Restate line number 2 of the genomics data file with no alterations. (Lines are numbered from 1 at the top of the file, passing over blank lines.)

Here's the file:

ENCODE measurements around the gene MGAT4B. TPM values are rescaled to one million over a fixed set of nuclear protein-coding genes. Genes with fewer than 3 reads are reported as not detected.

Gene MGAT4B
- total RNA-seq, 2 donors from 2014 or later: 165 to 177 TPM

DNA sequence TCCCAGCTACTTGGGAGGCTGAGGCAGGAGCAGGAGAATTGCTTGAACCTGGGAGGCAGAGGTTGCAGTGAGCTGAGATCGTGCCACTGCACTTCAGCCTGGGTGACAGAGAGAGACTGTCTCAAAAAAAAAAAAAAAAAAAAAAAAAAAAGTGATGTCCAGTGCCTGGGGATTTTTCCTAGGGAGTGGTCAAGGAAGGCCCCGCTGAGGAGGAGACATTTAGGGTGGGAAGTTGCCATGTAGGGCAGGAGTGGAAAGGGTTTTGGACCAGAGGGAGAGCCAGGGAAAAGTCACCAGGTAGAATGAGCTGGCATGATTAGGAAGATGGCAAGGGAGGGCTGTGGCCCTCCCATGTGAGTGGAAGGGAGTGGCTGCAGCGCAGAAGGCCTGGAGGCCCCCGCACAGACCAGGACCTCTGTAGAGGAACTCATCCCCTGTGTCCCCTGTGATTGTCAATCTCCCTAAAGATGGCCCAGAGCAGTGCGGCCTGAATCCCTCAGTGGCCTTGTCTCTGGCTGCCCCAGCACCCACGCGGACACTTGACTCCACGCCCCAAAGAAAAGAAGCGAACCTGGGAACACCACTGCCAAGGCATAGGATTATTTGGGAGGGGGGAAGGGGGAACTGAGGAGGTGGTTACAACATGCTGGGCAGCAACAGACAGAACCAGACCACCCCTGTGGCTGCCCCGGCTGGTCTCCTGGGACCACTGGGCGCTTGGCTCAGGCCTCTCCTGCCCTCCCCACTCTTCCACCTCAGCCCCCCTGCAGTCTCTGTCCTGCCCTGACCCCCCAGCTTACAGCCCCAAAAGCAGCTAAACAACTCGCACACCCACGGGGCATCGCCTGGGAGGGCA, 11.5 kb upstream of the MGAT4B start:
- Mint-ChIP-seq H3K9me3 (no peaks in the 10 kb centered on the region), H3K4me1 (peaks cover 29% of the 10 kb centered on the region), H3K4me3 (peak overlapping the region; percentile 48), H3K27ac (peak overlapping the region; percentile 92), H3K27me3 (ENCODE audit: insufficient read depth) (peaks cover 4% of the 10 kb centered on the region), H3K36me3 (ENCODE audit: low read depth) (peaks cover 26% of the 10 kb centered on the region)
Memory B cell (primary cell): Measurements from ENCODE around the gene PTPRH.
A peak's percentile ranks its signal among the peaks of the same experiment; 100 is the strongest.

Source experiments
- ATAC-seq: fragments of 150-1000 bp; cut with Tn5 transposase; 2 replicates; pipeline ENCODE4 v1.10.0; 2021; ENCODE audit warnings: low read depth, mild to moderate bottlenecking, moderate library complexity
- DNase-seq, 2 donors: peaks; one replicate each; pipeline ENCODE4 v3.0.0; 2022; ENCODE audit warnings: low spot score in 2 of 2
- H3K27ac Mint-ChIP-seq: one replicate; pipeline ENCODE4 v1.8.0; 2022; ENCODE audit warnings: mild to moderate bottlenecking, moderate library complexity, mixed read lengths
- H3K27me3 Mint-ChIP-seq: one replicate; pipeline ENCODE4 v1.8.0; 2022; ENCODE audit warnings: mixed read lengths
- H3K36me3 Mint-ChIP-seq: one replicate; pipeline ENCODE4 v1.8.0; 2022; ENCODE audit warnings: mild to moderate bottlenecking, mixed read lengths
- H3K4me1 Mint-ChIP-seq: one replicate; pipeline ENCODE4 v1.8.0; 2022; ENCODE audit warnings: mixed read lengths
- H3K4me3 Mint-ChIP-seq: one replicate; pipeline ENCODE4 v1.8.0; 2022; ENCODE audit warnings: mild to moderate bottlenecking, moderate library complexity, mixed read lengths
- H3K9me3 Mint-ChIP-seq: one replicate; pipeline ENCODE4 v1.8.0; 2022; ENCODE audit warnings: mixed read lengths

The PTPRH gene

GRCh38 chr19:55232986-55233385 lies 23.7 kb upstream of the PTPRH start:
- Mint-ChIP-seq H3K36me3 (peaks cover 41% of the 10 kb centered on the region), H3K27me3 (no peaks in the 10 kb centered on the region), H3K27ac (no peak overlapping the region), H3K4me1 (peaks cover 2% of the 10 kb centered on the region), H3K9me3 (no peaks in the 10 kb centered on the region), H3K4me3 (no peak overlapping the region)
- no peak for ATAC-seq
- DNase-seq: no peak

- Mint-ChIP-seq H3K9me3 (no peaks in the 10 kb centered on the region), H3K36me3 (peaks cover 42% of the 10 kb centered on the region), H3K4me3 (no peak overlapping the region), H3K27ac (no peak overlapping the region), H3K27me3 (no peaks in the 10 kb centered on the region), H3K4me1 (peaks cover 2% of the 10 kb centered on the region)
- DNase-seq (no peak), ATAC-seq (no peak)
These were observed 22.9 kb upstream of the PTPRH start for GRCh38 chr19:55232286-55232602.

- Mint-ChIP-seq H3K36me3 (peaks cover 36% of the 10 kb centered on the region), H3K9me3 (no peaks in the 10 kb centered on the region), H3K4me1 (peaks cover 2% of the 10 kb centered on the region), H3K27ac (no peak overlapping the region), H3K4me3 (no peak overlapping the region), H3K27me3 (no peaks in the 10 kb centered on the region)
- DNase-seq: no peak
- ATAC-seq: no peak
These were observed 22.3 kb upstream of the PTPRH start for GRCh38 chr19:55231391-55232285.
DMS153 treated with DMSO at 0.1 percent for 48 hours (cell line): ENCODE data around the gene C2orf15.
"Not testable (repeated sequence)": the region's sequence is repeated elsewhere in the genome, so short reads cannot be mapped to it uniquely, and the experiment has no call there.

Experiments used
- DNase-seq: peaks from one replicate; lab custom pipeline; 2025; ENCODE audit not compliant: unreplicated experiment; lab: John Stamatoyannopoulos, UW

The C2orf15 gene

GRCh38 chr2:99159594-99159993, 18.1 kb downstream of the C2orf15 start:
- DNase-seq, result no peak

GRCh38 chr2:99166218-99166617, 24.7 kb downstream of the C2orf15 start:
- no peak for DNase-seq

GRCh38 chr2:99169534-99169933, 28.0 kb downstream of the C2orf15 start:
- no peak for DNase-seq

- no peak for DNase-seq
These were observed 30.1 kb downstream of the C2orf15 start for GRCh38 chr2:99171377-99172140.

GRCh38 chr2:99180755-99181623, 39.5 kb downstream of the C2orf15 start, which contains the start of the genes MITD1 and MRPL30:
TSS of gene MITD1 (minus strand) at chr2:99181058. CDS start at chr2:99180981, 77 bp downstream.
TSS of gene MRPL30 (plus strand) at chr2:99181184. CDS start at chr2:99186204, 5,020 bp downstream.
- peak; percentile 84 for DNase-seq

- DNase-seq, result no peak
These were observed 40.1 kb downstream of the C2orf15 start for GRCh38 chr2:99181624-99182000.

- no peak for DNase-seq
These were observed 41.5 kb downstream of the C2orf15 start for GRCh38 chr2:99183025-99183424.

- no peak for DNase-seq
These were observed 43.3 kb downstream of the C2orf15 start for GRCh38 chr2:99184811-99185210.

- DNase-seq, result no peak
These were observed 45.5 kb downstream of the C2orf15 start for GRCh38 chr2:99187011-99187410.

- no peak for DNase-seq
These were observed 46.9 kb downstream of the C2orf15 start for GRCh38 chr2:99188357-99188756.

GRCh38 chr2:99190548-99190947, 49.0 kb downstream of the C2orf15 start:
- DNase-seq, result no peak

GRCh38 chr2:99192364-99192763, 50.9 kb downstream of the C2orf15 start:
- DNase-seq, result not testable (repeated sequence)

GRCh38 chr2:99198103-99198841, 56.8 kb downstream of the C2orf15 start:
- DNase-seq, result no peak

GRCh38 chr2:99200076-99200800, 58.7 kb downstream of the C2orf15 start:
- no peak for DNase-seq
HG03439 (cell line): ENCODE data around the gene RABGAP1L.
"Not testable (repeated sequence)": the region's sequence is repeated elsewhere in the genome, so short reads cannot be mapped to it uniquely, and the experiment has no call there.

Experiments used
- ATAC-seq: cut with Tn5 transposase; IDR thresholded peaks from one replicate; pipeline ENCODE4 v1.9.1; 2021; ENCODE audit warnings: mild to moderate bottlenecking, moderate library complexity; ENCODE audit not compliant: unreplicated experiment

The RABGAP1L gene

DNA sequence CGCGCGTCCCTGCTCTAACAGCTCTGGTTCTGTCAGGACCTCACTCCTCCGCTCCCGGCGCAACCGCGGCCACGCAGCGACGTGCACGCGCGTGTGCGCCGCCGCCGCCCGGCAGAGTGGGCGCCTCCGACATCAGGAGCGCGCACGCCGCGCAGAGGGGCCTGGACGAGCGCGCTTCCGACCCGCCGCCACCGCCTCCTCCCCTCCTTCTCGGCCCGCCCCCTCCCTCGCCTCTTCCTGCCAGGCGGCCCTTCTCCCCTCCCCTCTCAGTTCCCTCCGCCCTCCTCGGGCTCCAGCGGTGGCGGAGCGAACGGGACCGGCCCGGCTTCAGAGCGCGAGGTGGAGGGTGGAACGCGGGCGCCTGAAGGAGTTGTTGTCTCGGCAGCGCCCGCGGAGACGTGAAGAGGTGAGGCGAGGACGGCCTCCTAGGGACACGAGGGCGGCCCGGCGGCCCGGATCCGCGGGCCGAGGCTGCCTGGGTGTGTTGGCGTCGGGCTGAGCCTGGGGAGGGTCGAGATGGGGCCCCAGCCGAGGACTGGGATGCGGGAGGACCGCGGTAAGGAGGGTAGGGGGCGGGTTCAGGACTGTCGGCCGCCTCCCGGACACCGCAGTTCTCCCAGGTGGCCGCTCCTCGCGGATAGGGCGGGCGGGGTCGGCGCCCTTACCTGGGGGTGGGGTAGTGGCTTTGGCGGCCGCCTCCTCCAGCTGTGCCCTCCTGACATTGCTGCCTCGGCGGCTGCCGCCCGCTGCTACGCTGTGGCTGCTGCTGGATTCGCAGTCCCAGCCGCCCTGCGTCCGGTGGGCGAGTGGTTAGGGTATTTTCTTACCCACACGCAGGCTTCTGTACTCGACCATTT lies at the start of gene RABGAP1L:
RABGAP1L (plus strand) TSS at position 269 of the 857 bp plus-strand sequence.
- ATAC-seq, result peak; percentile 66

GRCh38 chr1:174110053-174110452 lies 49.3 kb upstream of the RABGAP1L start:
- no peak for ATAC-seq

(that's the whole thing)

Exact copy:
Gene MGAT4B